Egg Briks

Briks are deep-fried filo turnovers of Tunisian origin which are very popular in Morocco.  Briks are usually filled with an egg, a little diced onion, and chopped parsley and cilantro to taste.  They make a wonderful light supper.  Briks are meant to be eaten with the fingers, and part of the fun is having a little egg yolk dribble down your chin!  For best results, briks should be assembled immediately before serving, which means the cook will have to spend time in the kitchen at the last minute.  Count on two briks per person.

1 package frozen filo dough
vegetable oil for deep frying
For the filling:
1 cup onion, finely diced
1 teaspoon chopped fresh parsley per brik
1 teaspoon chopped fresh cilantro per brik
12 eggs
salt and pepper to taste
wedges of lemon

         Thaw the filo overnight in the refrigerator, or two hours at room temperature.  Unfold filo. Using an 8-inch bowl or plate as a template, cut filo rounds with a sharp knife.  Each sheet of filo should yield two rounds.  Place the rounds on a plate, and cover with plastic wrap until ready to use.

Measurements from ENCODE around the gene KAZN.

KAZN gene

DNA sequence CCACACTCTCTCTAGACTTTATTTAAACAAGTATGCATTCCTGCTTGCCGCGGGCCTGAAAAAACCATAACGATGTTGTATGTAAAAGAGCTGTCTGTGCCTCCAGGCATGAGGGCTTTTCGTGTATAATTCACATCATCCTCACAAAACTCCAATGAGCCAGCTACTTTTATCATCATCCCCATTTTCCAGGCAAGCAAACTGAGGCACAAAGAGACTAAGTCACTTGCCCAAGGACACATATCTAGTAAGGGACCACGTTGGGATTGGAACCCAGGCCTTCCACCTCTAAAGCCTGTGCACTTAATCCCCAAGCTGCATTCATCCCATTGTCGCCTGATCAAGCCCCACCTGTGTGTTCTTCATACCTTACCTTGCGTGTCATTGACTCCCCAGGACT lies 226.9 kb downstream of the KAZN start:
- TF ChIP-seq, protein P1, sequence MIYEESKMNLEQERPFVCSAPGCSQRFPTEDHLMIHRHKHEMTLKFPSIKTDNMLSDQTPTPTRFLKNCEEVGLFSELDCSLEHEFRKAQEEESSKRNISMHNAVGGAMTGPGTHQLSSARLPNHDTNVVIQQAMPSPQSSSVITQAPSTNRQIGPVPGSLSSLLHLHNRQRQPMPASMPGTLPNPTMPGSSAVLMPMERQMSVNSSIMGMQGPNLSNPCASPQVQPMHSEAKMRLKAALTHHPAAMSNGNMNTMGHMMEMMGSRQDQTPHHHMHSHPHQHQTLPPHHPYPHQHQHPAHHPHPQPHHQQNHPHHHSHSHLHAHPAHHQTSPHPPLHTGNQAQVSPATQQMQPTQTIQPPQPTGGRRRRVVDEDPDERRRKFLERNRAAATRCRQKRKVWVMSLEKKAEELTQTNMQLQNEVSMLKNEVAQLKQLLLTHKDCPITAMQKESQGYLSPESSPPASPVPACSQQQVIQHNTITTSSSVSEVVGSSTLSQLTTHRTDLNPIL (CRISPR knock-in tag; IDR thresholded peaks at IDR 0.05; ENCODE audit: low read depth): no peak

Use two filo rounds per brik. Rewrap and refreeze any leftover filo for future use. Stack the rounds you are going to use.

Pour 1 inch of oil in a large skillet, and heat until a piece of phyllo sizzles.

Break one egg in a bowl.  The yolk must not break.

Have the chopped herbs, the chopped onion, and the spices ready.  Separate two rounds. Gently place them in the skillet, half in, and half hanging over the side.

Carefully place the egg on the half inside the pan, sprinkle with cilantro, onion, parsley, and salt and pepper.  Quickly fold over the other half of filo to form a turnover, and hold the edges sealed with a fork.